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Tiresias: The Ancient Mediterranean Religions Source Database



9125
Pausanias, Description Of Greece, 3.11.3


ἐπιφανέστατον δὲ τῆς ἀγορᾶς ἐστιν ἣν στοὰν Περσικὴν ὀνομάζουσιν ἀπὸ λαφύρων ποιηθεῖσαν τῶν Μηδικῶν· ἀνὰ χρόνον δὲ αὐτὴν ἐς μέγεθος τὸ νῦν καὶ ἐς κόσμον τὸν παρόντα μεταβεβλήκασιν. εἰσὶ δὲ ἐπὶ τῶν κιόνων Πέρσαι λίθου λευκοῦ καὶ ἄλλοι καὶ Μαρδόνιος ὁ Γωβρύου. πεποίηται δὲ καὶ Ἀρτεμισία, θυγάτηρ μὲν Λυγδάμιδος, ἐβασίλευσε δὲ Ἁλικαρνασσοῦ· ταύτην φασὶν ἑκουσίως ἐπὶ τὴν Ἑλλάδα συστρατεῦσαι Ξέρξῃ καὶ ἔργα ἐν τῇ ναυμαχίᾳ περὶ Σαλαμῖνα ἀποδείξασθαι.The most striking feature in the marketplace is the portico which they call Persian because it was made from spoils taken in the Persian wars. In course of time they have altered it until it is as large and as splendid as it is now. On the pillars are white-marble figures of Persians, including Mardonius, son of Gobryas. There is also a figure of Artemisia, daughter of Lygdamis and queen of Halicarnassus . It is said that this lady voluntarily joined the expedition of Xerxes against Greece and distinguished herself at the naval engagement off Salamis .


Intertexts (texts cited often on the same page as the searched text):

4 results
1. Herodotus, Histories, 9.12 (5th cent. BCE - 5th cent. BCE)

9.12. So they made haste to reach the Isthmus. The Argives, however, had already promised Mardonius that they would prevent the Spartans from going out to war. As soon as they were informed that Pausanias and his army had departed from Sparta, they sent as their herald to Attica the swiftest runner of long distances whom they could find. ,When he came to Athens, he spoke to Mardonius in the following manner: “I have been sent by the Argives to tell you that the young men have gone out from Lacedaemon to war, and that the Argives cannot prevent them from so doing; therefore, make plans accordingly.”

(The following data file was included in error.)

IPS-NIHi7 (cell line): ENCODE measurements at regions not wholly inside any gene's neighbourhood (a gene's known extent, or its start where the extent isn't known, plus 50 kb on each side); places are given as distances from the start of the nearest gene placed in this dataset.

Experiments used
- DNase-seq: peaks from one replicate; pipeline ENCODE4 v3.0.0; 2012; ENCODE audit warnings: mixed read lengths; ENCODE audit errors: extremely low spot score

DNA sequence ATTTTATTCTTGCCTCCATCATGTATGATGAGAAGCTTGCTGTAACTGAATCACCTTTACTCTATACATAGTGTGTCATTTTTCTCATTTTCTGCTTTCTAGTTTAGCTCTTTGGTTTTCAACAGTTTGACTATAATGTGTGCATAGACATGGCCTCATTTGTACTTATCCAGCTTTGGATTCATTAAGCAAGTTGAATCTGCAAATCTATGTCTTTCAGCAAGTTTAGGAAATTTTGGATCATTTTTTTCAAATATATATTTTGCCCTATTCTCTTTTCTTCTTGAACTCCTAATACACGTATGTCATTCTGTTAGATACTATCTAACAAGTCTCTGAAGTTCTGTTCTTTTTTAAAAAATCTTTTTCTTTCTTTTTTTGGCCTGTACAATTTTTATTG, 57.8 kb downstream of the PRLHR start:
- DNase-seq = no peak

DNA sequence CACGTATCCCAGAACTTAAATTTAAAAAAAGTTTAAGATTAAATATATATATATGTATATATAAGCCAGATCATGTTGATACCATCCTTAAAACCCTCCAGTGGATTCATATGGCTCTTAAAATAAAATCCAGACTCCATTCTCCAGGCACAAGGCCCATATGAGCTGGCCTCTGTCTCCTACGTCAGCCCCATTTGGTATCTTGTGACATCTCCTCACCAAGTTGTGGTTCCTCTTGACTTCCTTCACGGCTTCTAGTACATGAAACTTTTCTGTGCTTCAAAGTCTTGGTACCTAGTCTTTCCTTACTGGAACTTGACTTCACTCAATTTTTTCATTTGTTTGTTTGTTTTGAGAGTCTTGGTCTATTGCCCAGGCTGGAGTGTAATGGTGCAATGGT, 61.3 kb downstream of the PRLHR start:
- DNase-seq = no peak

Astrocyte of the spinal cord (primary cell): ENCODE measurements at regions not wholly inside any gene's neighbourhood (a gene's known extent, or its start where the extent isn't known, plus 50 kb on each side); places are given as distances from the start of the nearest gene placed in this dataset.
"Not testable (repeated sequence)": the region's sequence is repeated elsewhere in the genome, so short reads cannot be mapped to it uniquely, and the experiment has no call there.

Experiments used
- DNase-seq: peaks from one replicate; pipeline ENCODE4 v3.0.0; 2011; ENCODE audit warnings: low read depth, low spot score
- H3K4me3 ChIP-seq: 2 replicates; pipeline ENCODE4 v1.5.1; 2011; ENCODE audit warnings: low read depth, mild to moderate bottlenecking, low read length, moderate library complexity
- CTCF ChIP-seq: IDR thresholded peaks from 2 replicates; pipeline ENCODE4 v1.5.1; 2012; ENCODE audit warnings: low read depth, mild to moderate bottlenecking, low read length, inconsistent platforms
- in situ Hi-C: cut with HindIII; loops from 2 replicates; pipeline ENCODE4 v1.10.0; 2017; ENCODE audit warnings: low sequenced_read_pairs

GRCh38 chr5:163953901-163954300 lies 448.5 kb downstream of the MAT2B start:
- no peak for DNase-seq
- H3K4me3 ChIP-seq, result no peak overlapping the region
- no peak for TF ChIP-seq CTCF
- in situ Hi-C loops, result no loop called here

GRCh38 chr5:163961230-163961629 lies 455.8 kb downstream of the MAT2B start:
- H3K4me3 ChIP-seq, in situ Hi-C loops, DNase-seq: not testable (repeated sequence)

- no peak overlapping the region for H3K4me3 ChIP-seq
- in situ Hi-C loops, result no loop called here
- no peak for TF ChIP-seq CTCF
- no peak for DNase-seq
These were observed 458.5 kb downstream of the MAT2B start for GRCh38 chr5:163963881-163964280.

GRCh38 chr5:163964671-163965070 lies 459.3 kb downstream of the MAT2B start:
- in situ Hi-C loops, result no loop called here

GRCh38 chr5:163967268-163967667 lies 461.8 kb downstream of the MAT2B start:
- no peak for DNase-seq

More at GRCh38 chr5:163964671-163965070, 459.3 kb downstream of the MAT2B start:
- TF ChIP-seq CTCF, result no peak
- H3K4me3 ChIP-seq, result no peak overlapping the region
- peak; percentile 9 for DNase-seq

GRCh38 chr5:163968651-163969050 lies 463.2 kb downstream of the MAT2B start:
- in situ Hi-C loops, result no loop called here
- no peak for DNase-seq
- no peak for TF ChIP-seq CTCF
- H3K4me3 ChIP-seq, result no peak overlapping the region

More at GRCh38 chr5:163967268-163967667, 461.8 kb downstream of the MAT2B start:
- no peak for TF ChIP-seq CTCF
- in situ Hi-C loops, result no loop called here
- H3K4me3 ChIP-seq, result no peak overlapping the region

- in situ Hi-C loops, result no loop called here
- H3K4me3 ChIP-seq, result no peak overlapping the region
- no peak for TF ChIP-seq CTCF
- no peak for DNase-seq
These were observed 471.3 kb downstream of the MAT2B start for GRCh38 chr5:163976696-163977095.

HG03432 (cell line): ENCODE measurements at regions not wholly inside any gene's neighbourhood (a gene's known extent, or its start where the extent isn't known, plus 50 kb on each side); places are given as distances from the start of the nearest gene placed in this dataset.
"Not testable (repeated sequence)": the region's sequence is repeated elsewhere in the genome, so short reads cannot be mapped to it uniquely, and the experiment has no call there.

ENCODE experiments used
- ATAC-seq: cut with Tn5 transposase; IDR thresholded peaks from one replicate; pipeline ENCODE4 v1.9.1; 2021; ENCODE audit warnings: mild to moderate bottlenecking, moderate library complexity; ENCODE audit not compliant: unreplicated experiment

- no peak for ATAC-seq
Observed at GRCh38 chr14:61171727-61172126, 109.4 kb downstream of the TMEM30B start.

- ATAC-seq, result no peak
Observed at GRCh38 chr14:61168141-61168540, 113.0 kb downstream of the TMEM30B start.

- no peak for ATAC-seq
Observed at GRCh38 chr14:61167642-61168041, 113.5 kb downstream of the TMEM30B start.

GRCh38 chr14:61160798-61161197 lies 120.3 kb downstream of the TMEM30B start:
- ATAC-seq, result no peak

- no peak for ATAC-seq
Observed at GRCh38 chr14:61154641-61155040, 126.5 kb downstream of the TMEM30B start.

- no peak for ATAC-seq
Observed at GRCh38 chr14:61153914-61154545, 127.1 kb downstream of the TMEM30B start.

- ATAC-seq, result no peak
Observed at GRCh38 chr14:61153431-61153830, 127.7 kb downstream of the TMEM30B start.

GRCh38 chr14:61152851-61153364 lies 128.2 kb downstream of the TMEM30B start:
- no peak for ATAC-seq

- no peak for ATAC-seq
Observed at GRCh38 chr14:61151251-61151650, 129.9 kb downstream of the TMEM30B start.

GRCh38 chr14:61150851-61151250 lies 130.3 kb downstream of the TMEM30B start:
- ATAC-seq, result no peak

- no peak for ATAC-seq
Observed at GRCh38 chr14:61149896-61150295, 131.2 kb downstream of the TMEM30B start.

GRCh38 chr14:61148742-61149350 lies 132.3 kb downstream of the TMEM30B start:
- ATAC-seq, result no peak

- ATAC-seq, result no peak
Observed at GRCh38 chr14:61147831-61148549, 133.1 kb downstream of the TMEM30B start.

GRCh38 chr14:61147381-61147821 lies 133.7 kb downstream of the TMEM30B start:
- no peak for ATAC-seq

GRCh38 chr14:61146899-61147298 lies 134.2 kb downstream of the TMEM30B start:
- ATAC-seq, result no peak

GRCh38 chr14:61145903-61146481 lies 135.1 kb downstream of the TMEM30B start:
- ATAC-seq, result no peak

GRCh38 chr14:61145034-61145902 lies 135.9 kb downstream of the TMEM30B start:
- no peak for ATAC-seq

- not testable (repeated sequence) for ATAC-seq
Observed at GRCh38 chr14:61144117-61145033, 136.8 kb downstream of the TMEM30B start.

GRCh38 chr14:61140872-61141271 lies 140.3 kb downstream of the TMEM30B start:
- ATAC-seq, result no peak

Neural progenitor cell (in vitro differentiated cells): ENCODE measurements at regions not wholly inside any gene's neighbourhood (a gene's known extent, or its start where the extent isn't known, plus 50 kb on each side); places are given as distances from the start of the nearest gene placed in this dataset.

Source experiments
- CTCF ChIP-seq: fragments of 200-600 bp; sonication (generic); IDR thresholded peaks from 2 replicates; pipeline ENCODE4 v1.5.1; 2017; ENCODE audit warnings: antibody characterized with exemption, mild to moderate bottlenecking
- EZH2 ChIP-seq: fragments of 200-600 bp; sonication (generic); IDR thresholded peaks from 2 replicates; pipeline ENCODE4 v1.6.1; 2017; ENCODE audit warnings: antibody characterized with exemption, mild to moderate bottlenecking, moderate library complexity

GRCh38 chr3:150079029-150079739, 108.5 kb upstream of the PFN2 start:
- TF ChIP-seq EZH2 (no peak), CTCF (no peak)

2. Vitruvius Pollio, On Architecture, 1.1.5-1.1.6 (1st cent. BCE - 1st cent. BCE)

3. Plutarch, Pericles, 13.5 (1st cent. CE - 2nd cent. CE)

13.5. while Xenocles, of the deme Cholargus, set on high the lantern over the shrine. 41 For the long wall, concerning which Socrates says Plat. Gorg. 455e . he himself heard Pericles introduce a measure, Callicrates was the contractor. Cratinus pokes fun at this work for its slow progress, and in these words:— Since ever so long now In word has Pericles pushed the thing; in fact he does not budge it. From a play of unknown name. Kock, Com. Att. Frag. i. p. 100 The Odeum, which was arranged internally with many tiers of seats and many pillars, and which had a roof made with a circular slope from a single peak, they say was an exact reproduction of the Great King’s pavilion, and this too was built under the superintendence of Pericles.